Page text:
Ethical animal encounters bring awareness to the importance of various species and funds from tours can be funneled back into conservation efforts. Swimming with whale sharks off Isla Mujeres is thankfully an ethical experience.
Following safety and sustainability regulations is strictly enforced and tour operators and their guides must go through a whale shark biology course among other things before being granted permission to run tours.
Boat tours that seek out the whale sharks during the season when they feed in the plankton-rich waters are capped to just 10 passengers and only 2 people besides the guides are allowed in the water at any time when the opportunity to swim with the whale sharks presents itself.
Not only are you not allowed to touch the whale sharks, there are also minimum distance requirements as well as not being allowed to dive below the surface. This is enforced by way of making life vests mandatory which forces you to remain on the water’s surface.
Once again, even reef-safe biodegradable sunblocks are banned, as these can have negative impacts on whale sharks. Single-use plastics are also not allowed on tour boats and diesel engines are prohibited as the residue they create can harm the fish.
Despite all these regulations, it definitely doesn’t distract from the experience. And while sightings are never guaranteed since they are not forced, there is a very high probability of witnessing a few whale sharks on each individual tour during the season. Some lucky tours witness several dozen in a single outing.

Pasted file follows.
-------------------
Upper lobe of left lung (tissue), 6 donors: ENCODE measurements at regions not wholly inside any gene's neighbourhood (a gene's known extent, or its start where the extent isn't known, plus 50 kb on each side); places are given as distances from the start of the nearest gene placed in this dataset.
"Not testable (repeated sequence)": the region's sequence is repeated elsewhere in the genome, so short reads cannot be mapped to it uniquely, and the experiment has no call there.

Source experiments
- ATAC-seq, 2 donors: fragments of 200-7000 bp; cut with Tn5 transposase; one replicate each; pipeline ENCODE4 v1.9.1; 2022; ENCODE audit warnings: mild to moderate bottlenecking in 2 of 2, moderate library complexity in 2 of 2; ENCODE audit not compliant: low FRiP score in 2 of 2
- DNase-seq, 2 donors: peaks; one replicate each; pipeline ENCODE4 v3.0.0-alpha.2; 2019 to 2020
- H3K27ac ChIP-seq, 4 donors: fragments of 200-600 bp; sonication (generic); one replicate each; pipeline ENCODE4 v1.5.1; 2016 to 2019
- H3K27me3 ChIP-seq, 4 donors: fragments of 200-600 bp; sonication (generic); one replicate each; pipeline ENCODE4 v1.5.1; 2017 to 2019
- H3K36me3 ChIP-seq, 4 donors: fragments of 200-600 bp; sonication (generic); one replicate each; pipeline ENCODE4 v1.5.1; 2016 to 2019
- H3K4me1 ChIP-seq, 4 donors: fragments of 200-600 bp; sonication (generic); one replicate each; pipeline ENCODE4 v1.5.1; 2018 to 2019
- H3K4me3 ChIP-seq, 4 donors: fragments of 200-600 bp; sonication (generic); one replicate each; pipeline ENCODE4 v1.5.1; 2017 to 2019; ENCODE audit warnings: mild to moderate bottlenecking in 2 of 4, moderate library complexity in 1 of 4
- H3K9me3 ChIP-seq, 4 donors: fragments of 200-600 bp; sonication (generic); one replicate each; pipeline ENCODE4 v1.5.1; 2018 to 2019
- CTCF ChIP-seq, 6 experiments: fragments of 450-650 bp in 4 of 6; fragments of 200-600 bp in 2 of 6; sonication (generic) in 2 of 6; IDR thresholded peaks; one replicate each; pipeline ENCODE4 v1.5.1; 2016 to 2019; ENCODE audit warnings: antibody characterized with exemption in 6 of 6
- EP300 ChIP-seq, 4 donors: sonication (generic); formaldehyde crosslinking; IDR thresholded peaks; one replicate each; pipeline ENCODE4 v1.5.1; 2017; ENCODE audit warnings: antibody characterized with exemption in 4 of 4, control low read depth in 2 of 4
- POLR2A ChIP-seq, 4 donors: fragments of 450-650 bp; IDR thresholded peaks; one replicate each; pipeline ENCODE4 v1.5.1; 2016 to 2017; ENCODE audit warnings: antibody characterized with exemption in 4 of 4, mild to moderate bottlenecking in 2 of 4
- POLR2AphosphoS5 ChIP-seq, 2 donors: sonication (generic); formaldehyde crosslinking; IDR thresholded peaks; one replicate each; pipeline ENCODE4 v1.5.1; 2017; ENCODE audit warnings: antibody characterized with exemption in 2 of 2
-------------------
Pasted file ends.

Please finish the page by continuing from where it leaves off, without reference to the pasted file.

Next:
How You Can Travel More Responsibly
Well over a billion people travel abroad each year, which means sustainable tourism is a must if environments and cultures are to be preserved. While tourism can contribute to climate change and the destruction of local ecosystems, it can also have a positive impact if we are all willing to do our part.
It’s your duty to become a more responsible traveler, and it starts with booking eco-friendly accommodations, adopting a ‘Leave no trace‘ attitude and choosing to go with sustainable tour operators. Look for companies that have been certified or proven to be committed to sustainable tourism and maybe even filter a portion of their profits back into the local community, environmental conservation efforts, or the preservation of important local sites.
Don’t be afraid to act as a responsible travel advocate and encourage others to think about ways they can reduce their negative impacts while traveling. Always report any violations of human or animal rights you witness while traveling and offer suggestions to businesses on how they may become more sustainable.